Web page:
NEE response to climate change

During the growing season, the response of NEE to the change in air temperature and precipitation in the alpine meadow was different under varied SSPs scenarios (Fig. 7). NEE decreased continuously in the SSP2-4.5, while first increased and then decreased in the SSP5-8.5. Between 2020 and 2060, NEE in the SSP2-4.5 was lower than that in the SSP5-8.5 with mean daily value of – 1.24 g C·m−2·day−1 (SSP2-4.5) and – 1.36 g C·m−2·day−1 (SSP5-8.5) in 2060, respectively. It indicated that from 2020 to 2060, the carbon sink capacity of the alpine meadow would be stronger in the SSP5-8.5. During 2080–2100, NEE continued to increase in the SSP2-4.5 with a substantial rise compared with the period of 2020–2060, and reached the highest value of – 1.31 g C·m−2·day−1 in 2100. In the SSP5-8.5, NEE got the highest value of – 1.42 g C·m−2·day−1 in 2080, and then showed a decreased trend from 2080 to 2100 (from – 1.42 g C·m−2·day−1 to – 1.34 g C·m−2·day−1). To clarify how air temperature and precipitation caused the variation of NEE, this study further analyzed the single effect of them on NEE under different scenarios.

Fig. 7
figure 7

Mean daily value of NEE and its variation amplitude in different periods under different climate change scenarios

During 2020–2060, in the SSP2-4.5, with air temperature increased by 0.28, 0.56, 0.84, and 1.12 ℃, the NEE would increase by 0.53%, 1.19%, 2.56%, and 4.05%, respectively (Fig. 8). In contrast, with the increase in precipitation by 1.56%, 3.12%, 4.68%, and 6.24%, NEE increased by 0.06%, 1.65%, 4.69%, and 9.70%, respectively. At the same time, in the SSP5-8.5, with the increase in air temperature by 0.64, 1.28, 1.92, and 2.56 ℃, NEE raised by 6.56%, 3.31%, 6.25%, and 4.94%; with the increase in precipitation by 3.8%, 7.6%, 11.4%, and 15.2%, NEE raised by 2.19%, 9.99%, 14.43%, and 14.83%. In the SSP5-8.5, NEE decreased slightly with warming between 2030 and 2040 (from – 1.11 g C·m−2·day−1 to – 1.08 g C·m−2·day−1), and the total NEE in 2040 only increased by 1.62% compared with that in 2030, even though the NEE increased by more than 7% with increasing precipitation from 2030 to 2040 (from – 1.07 g C·m−2·day−1 to – 1.15 g C·m−2·day−1). It indicated that from 2020 to 2060, NEE was mainly controlled by air temperature in both two scenarios, and even a minor rise in air temperature and precipitation would increase the NEE and enhance the carbon sink capacity in the alpine meadow ecosystem.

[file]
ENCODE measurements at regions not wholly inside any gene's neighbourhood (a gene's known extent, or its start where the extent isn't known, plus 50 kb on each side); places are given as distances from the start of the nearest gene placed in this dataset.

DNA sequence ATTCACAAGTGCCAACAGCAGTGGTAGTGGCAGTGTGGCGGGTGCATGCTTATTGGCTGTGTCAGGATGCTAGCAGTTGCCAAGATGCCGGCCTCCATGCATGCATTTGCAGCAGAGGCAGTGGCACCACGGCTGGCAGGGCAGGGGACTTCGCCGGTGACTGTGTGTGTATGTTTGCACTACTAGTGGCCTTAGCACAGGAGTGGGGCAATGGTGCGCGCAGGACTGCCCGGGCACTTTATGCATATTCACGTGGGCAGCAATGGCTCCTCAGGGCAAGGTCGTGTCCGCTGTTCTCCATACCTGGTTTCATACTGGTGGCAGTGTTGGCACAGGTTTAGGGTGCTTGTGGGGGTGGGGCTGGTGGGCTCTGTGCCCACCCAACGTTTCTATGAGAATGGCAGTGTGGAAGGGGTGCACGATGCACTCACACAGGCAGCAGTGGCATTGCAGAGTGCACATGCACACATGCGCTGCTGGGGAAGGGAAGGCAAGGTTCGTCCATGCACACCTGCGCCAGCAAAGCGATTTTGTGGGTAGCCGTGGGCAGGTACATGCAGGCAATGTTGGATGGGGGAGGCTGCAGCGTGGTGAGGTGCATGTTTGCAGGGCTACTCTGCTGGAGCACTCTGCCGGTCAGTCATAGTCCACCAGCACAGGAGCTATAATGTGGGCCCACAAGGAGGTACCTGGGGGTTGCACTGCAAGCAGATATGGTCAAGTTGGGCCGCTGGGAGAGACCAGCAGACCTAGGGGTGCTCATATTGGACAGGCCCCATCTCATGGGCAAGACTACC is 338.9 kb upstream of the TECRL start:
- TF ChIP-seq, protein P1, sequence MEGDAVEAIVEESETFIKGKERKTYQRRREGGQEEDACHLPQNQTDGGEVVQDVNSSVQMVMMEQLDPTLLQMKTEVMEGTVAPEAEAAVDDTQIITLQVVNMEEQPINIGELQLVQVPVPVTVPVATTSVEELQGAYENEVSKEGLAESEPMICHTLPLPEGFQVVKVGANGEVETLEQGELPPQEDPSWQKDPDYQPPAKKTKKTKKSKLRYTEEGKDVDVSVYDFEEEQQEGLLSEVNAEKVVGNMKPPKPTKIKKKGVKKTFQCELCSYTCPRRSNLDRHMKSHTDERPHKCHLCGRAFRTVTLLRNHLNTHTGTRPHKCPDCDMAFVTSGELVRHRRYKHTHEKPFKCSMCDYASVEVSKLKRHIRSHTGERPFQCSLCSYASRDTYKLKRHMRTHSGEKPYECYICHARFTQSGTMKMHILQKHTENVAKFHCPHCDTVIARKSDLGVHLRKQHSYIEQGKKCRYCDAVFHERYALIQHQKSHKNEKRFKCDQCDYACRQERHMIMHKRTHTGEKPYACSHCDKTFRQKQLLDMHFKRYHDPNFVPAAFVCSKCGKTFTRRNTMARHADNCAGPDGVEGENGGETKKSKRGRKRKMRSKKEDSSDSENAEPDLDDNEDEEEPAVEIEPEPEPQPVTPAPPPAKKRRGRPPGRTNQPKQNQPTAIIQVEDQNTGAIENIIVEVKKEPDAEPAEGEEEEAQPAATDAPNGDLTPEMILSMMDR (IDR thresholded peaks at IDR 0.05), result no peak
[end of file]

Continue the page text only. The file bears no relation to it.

Fig. 8
figure 8

Single effect of air temperature and precipitation on the variation of NEE under different climate change scenarios during growing season of the alpine meadow ecosystem in the QLB

In the SSP2-4.5, the further increase in air temperature could not lead to a significant rise in NEE from 2080 to 2100. In contrast, the NEE increased by 15.52% (from – 1.04 g C·m−2·day−1 to – 1.20 g C·m−2·day−1) with the increasing precipitation by 12.48%. In the SSP5-8.5, due to the increase in precipitation, the NEE continuously grew by 9.81% in 2100 compared with that in 2080. However, warming over 3.84 ℃ would result in 2.9% decrease in NEE (from – 1.04 g C·m−2·day−1 to – 1.01 g C·m−2·day−1) in 2100. It showed that the excessive warming was the primary factor weakening the carbon sink function of the alpine meadow ecosystem during the growing season.